Life Coaching

What is Life Coaching?

Life coaching is not about preaching, but rather listening. It’s about helping you unlock your full potential as a human being. If I wanted to preach, I would be reading an eloquent and well-prepared sermon on Sunday. I do not pretend to know the absolute way to the perfect life (if there even is one), but I do know the way to the “good life.” I work to better myself everyday. I am pushed by my own life coach.

Why is it important?

The Shane McCarty of today is a much different one than the child, teenager, and even nineteen year-old Shane that existed only a year ago. I grew up, because I opened up, and listened. I stopped feeding my super ego and succumbed to the idea that I could learn from many individuals outside of my insular network.

How does it work?

I talk and my coach listens. I simply talked about who I wanted to be. I set goals with my life coach. How would you describe a good friend? I would say a friend is someone you can depend on, talk to, and help you. Well, a life coach is not much different.

Why you should not fear…

No pressure. No judgments. Nothing better than help from a coach.

Why do I want to coach?

Again, I don’t know it all. But, I do know how to listen, share my experiences, and force you to reflect. I will never give you advice or suggest a way to go about an issue. Coaches help facilitate the connection between the problem and the solution; the solution is always your decision. The greatest feeling in life is helping those who want it. One of my life goals is to reach a level of self-transcendence. Helping you allows me to get even closer to meeting that need. I always try to reflect on one of my most favorite quotes: “The true testament of a man’s character is what he will do for someone who can do him absolutely no good.”

Maslow's final version, although never popularly accepted

Maslow's (unpublished) Hierarchy of Needs

Psychologist Abraham Maslow’s Hierarchy of Needs explains human needs by means of a pyramid. As consumers, we spend thousands of dollars every year on our basic needs of food, shelter, and clothing (physiological). We spend hundreds on doctor visits, gym memberships, and vitamins (safety). After our two basic needs, we tend to focus on the ‘wrong’ things. We spend lavish amounts of money on luxury items, such as televisions and brand clothing (belonging and esteem). Then, we stop before the second most fulfilling level. Self-actualization is a driving force that will ultimately lead to maximizing one’s abilities and determine the path of one’s life. Despite the word self, one cannot reach such a level on his/her own. Life is about the people and experiences. However, our lack of confidence (esteem), not lack of communication skills, deters us from asking for help. According to Maslow’s Hierarchy of Needs, if one has the confidence and self-esteem to ask for help, he/she can move up the pyramid to the next level. The start of the self-actualization process is the realization that one needs a life coach for guidance and a challenging perspective. According to recent studies, roughly 2% of the entire population ever achieves the level of self-actualization. “If better is possible, good is not enough.” If you want to be better, please consult me for a free session of coaching.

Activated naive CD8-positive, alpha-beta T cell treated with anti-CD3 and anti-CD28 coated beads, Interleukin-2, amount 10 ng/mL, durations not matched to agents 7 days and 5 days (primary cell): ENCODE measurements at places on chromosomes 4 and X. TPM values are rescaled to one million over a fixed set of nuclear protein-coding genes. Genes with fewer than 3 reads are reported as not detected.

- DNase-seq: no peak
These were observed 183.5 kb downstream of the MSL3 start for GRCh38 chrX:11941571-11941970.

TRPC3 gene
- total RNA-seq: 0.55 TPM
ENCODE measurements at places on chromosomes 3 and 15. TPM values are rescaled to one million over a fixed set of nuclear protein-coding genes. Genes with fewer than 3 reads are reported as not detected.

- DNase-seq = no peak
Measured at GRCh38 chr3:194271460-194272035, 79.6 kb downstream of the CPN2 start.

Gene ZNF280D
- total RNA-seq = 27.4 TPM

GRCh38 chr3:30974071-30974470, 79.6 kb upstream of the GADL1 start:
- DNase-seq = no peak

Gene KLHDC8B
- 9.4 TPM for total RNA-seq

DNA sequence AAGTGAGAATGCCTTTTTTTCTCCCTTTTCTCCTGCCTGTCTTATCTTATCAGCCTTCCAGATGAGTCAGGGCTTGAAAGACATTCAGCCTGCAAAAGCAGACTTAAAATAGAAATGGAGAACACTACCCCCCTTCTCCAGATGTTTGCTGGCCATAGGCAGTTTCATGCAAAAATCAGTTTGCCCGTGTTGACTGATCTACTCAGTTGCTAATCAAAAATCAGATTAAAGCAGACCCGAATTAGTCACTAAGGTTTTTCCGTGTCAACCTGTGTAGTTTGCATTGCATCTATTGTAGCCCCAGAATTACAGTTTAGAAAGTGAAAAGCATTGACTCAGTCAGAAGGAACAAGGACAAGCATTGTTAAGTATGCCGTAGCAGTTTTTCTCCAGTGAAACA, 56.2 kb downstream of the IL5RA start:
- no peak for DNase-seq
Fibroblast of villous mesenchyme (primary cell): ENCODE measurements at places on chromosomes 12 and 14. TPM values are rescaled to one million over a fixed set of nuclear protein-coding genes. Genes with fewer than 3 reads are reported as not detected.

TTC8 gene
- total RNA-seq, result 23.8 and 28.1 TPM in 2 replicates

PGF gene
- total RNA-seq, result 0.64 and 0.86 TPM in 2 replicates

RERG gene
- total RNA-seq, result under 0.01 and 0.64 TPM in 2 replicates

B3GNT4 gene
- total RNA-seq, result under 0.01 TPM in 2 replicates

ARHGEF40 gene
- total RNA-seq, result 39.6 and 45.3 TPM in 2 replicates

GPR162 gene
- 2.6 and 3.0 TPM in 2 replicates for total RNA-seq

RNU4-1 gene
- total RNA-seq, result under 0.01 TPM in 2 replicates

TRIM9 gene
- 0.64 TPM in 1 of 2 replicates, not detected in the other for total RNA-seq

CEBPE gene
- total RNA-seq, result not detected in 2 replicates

What do Tiger Woods, Tom Brady, and Albert Pujols all have in common?

They are the best.

And each one of them is pushed to reach their full potential by a coach.

“Sometimes people come into your life for a purpose- to teach you a life lesson, help you become who you are, or help you become who you want to be.” I was fortunate to have a life coach come into mine and I want to pay it forward by helping you! I hope my blog helps.

Research (with much more to come):

Rockefeller University psychologist Bruce McEwen, PhD, stated “Social support and social integration can reduce allostatic load” (Reducing stress helps both brain and body).

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3 Responses to “Life Coaching”

  1. Hey, how about sharing your favorite books on this website?

  2. […] Life Coaching […]

  3. I love and live by Maslow’s Hierarchy of Needs.

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